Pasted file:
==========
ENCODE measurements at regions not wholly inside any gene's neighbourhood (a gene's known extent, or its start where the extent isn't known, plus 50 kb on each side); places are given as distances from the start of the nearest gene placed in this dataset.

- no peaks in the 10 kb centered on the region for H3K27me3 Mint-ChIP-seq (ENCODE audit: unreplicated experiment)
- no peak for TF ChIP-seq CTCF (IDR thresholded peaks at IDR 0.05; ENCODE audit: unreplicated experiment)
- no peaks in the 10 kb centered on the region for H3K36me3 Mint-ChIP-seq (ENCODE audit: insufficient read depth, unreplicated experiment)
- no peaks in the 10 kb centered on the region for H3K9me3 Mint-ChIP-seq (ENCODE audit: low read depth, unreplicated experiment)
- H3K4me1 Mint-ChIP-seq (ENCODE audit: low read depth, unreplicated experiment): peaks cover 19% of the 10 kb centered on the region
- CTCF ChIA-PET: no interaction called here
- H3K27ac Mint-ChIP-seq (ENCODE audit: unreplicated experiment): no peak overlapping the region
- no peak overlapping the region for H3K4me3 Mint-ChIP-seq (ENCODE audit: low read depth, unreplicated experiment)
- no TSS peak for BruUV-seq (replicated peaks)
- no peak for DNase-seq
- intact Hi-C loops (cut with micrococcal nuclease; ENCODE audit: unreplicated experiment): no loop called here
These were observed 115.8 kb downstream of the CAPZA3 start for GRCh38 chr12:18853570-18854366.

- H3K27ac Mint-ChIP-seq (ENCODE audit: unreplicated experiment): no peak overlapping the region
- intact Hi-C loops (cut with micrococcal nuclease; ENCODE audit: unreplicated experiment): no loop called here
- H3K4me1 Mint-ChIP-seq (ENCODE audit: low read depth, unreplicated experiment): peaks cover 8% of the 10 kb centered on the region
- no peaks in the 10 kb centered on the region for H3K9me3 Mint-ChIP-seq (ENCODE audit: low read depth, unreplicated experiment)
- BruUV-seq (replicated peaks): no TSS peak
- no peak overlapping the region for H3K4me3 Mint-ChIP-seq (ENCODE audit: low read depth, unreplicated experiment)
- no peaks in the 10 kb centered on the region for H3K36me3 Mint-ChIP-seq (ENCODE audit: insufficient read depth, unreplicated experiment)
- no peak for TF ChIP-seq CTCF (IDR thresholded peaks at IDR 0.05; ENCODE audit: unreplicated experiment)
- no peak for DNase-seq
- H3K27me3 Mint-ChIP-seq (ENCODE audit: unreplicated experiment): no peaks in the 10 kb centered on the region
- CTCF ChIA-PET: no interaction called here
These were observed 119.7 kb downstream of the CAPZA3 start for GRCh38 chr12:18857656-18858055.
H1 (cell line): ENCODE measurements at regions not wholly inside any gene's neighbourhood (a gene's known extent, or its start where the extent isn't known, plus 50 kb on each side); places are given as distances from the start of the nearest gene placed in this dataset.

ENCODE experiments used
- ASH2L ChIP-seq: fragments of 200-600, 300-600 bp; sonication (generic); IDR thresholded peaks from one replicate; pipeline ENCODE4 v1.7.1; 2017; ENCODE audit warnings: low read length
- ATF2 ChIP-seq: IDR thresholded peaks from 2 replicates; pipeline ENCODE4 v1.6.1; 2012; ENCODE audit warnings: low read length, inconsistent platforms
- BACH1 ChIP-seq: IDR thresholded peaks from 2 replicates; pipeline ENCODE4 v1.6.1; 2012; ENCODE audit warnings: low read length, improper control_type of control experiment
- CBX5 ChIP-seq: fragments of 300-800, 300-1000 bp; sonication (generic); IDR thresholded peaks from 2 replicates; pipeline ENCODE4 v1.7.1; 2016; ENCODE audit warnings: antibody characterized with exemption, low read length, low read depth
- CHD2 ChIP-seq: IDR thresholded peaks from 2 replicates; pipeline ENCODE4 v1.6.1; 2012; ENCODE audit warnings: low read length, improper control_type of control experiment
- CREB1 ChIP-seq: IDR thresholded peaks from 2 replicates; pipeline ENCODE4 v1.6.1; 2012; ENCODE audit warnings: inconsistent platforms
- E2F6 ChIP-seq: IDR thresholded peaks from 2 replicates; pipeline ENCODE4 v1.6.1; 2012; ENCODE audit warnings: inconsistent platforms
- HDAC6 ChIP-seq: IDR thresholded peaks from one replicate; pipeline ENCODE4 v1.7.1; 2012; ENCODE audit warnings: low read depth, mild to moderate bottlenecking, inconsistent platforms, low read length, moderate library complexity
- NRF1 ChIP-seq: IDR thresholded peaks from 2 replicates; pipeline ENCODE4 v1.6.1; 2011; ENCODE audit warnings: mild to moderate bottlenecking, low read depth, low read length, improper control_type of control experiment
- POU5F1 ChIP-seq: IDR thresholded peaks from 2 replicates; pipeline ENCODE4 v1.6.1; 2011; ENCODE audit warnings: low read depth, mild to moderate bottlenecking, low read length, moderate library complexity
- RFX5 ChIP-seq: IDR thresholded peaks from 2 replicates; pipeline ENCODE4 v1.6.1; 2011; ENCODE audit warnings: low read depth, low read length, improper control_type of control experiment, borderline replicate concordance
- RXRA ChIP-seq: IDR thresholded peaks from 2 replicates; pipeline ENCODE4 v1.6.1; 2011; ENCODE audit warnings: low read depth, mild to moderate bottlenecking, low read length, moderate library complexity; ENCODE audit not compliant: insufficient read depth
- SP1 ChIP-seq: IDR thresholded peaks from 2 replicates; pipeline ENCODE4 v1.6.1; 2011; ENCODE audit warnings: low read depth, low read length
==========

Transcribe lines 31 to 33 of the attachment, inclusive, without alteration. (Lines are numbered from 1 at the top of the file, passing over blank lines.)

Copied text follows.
- CBX5 ChIP-seq: fragments of 300-800, 300-1000 bp; sonication (generic); IDR thresholded peaks from 2 replicates; pipeline ENCODE4 v1.7.1; 2016; ENCODE audit warnings: antibody characterized with exemption, low read length, low read depth
- CHD2 ChIP-seq: IDR thresholded peaks from 2 replicates; pipeline ENCODE4 v1.6.1; 2012; ENCODE audit warnings: low read length, improper control_type of control experiment
- CREB1 ChIP-seq: IDR thresholded peaks from 2 replicates; pipeline ENCODE4 v1.6.1; 2012; ENCODE audit warnings: inconsistent platforms